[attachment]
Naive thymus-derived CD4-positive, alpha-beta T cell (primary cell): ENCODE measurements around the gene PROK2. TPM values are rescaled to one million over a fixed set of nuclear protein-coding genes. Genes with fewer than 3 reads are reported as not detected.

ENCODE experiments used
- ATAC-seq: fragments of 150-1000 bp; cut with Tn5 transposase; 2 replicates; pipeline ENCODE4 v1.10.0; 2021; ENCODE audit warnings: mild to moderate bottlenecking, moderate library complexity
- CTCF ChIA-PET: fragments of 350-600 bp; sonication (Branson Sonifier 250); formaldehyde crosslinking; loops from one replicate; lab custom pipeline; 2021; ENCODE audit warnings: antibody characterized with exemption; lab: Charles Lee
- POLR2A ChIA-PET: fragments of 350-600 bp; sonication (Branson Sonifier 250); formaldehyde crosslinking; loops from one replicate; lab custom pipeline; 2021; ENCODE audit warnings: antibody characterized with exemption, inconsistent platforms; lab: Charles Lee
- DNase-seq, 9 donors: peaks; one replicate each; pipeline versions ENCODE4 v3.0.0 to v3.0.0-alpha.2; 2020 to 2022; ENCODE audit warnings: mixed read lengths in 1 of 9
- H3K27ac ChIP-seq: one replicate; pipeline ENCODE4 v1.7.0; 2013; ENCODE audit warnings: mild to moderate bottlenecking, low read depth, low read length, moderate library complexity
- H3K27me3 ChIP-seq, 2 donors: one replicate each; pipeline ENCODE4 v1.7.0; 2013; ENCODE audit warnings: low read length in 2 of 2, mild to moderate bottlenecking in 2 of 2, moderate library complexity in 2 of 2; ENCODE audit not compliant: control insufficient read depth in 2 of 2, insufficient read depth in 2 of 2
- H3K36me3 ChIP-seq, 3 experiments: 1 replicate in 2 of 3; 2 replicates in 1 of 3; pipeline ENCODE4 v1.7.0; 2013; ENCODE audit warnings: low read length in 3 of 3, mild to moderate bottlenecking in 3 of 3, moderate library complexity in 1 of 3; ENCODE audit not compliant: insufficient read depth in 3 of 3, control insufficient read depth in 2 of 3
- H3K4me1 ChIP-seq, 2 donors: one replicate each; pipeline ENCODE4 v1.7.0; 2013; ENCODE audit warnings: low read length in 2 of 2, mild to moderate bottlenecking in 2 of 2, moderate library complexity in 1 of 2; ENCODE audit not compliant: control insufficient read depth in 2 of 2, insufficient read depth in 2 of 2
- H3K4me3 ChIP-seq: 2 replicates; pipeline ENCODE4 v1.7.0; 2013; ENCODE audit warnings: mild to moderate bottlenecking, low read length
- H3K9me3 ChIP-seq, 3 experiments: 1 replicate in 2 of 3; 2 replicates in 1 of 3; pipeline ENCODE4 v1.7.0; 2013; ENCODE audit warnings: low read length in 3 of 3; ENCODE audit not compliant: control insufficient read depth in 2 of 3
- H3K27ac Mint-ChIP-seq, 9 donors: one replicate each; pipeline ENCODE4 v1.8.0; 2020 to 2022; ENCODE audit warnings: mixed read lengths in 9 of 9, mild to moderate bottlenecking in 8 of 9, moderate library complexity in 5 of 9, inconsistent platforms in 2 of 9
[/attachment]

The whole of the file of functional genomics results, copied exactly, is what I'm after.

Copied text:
Naive thymus-derived CD4-positive, alpha-beta T cell (primary cell): ENCODE measurements around the gene PROK2. TPM values are rescaled to one million over a fixed set of nuclear protein-coding genes. Genes with fewer than 3 reads are reported as not detected.

ENCODE experiments used
- ATAC-seq: fragments of 150-1000 bp; cut with Tn5 transposase; 2 replicates; pipeline ENCODE4 v1.10.0; 2021; ENCODE audit warnings: mild to moderate bottlenecking, moderate library complexity
- CTCF ChIA-PET: fragments of 350-600 bp; sonication (Branson Sonifier 250); formaldehyde crosslinking; loops from one replicate; lab custom pipeline; 2021; ENCODE audit warnings: antibody characterized with exemption; lab: Charles Lee
- POLR2A ChIA-PET: fragments of 350-600 bp; sonication (Branson Sonifier 250); formaldehyde crosslinking; loops from one replicate; lab custom pipeline; 2021; ENCODE audit warnings: antibody characterized with exemption, inconsistent platforms; lab: Charles Lee
- DNase-seq, 9 donors: peaks; one replicate each; pipeline versions ENCODE4 v3.0.0 to v3.0.0-alpha.2; 2020 to 2022; ENCODE audit warnings: mixed read lengths in 1 of 9
- H3K27ac ChIP-seq: one replicate; pipeline ENCODE4 v1.7.0; 2013; ENCODE audit warnings: mild to moderate bottlenecking, low read depth, low read length, moderate library complexity
- H3K27me3 ChIP-seq, 2 donors: one replicate each; pipeline ENCODE4 v1.7.0; 2013; ENCODE audit warnings: low read length in 2 of 2, mild to moderate bottlenecking in 2 of 2, moderate library complexity in 2 of 2; ENCODE audit not compliant: control insufficient read depth in 2 of 2, insufficient read depth in 2 of 2
- H3K36me3 ChIP-seq, 3 experiments: 1 replicate in 2 of 3; 2 replicates in 1 of 3; pipeline ENCODE4 v1.7.0; 2013; ENCODE audit warnings: low read length in 3 of 3, mild to moderate bottlenecking in 3 of 3, moderate library complexity in 1 of 3; ENCODE audit not compliant: insufficient read depth in 3 of 3, control insufficient read depth in 2 of 3
- H3K4me1 ChIP-seq, 2 donors: one replicate each; pipeline ENCODE4 v1.7.0; 2013; ENCODE audit warnings: low read length in 2 of 2, mild to moderate bottlenecking in 2 of 2, moderate library complexity in 1 of 2; ENCODE audit not compliant: control insufficient read depth in 2 of 2, insufficient read depth in 2 of 2
- H3K4me3 ChIP-seq: 2 replicates; pipeline ENCODE4 v1.7.0; 2013; ENCODE audit warnings: mild to moderate bottlenecking, low read length
- H3K9me3 ChIP-seq, 3 experiments: 1 replicate in 2 of 3; 2 replicates in 1 of 3; pipeline ENCODE4 v1.7.0; 2013; ENCODE audit warnings: low read length in 3 of 3; ENCODE audit not compliant: control insufficient read depth in 2 of 3
- H3K27ac Mint-ChIP-seq, 9 donors: one replicate each; pipeline ENCODE4 v1.8.0; 2020 to 2022; ENCODE audit warnings: mixed read lengths in 9 of 9, mild to moderate bottlenecking in 8 of 9, moderate library complexity in 5 of 9, inconsistent platforms in 2 of 9